Friday, 7 February 2020

Sri Lanka January 2020. Part 5 Yala, the Good the Bad and the Ugly.

Our safari to Yala block 5 started no later than it would have done to go to Block 1, if anything, slightly later in fact despite it being a much longer drive.
Because no one else was at the entrance gate when we arrived just before opening time at 6.00am.
This was more like it, we had the whole of the park to ourselves it seemed!
Not far from the entrance you arrive at the dam and the fast lake it has created behind it.
Block 5 Yala N.P.
A huge area of land was taken , presumably from the national park, in its making. I think it's been there about 20 years now.
Our driver stopped the vehicle below the dam and we searched the surrounding terrain for what might be there. Just the driver today, but we had every confidence he'd find whatever was about as he'd demonstrated his ability at Bundala. He told us he'd seen a Leopard at this very spot just a couple of days ago.
Leopard? Yes, it would be nice to see one but he knew the reason we were there was to avoid those Leopard jams that make wildlife viewing so unpleasant.
We started quite well with some good bird sightings even if they were mainly distant. Birds like Pygmy Woodpecker were a first for me
Brown-capped Pygmy Woodpecker  Picoides nanus

and within 30 minutes I had added quite a few species previously unseen on this trip, such as Jerdon's Bush Lark.
Jerdon's Bush Lark  Mirafra affinis
Moving on we descended into woodland before emerging up above the bed of the river  flowing from the dam.
Block 5 Yala N.P.
The scenery was quite spectacular and better still, as we drove alongside the river we came across this not so handsome bird!
Lesser Adjutant   Leptoptilos javanicus
No doubt the Lesser Adjutant's mother thought he was beautiful though.
Further downstream we stopped to have our picnic breakfast overlooking some rapids, small waterfalls and lots of birds fishing.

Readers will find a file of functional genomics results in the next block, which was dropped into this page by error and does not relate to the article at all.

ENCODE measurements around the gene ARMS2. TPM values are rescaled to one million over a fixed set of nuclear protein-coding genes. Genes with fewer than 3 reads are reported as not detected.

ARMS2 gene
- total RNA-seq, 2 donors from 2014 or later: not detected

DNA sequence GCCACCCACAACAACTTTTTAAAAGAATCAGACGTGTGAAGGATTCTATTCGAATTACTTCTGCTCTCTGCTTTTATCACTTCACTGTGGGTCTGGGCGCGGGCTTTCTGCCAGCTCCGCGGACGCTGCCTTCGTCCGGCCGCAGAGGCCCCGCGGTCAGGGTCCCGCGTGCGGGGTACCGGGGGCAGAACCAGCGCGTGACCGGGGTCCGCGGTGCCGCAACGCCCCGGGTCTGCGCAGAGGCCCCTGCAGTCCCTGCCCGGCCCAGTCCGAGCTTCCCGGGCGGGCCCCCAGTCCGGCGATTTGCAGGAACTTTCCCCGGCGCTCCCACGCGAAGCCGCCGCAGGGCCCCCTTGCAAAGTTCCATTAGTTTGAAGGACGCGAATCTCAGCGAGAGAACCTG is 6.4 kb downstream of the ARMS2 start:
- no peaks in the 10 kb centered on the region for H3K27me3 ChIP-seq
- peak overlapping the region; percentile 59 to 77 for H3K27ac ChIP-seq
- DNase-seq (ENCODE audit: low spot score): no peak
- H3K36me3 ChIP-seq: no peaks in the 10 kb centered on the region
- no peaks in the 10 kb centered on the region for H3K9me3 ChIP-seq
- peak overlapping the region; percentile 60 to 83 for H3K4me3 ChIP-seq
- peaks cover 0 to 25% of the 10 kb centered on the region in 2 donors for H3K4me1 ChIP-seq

Block 5 Yala N.P.
Back in to the forested area we tried quite a few different tracks only to turn back where they had become judged impassable as vehicles had churned up the mud. We didn't seem to be getting much joy and the day was getting hotter and hotter. 
I suggested to our driver that maybe we should find some shade and park up for a while but he didn't take note and just carried on driving alongside what appeared to be a man made channel of water. We stopped to look at a Mugger Crocodile resting on the bank.
Marsh Mugger Crocodile
On we went and the early start and lack of action was starting to take its toll. I was sat with my eyes closed when the vehicle lurched to a stop.
"Owl!" Cried the driver.
And there it was, no distance away whatsoever.
I rattled off some shots.
Brown Fish Owl  Ketupa zeylonensis
Checked my camera to see that they were over exposed and quickly adjusted the settings.
However, in my torpid state, I turned the dial in the wrong direction and added to the problem!!
Brown Fish Owl
Fortunately for me, despite the bright sun reflecting off the top of the Owl's head, the shots were recoverable if not perfect.
I would have been as sick as the proverbial parrot otherwise.
The Adjutant and the Owl were without doubt the highlights of the day. Mammals are very hard to find in Block 5 it seems due to the nature of the terrain and the lack of traffic making them shy when they do come in to contact with humans.
We saw a few Spotted Deer here and there.
Spotted Deer
Some Water Buffalo
Water Buffalo
and the odd Ruddy Mongoose.
The one animal that wasn't shy was this Sambar Deer which appears at the lunch time picnic spot to get fed any spare fruit on offer.
Sambar Deer
He's extremely confiding and very placid but has, as all wild animals seem to have, an incredible sense of smell. Having polished off a few bananas offered by the driver of another vehicle he headed directly to me as he could smell the watermelon juice on my hands.You have to be careful of those horns which could inflict a nasty injury quite easily even if no malice was intended.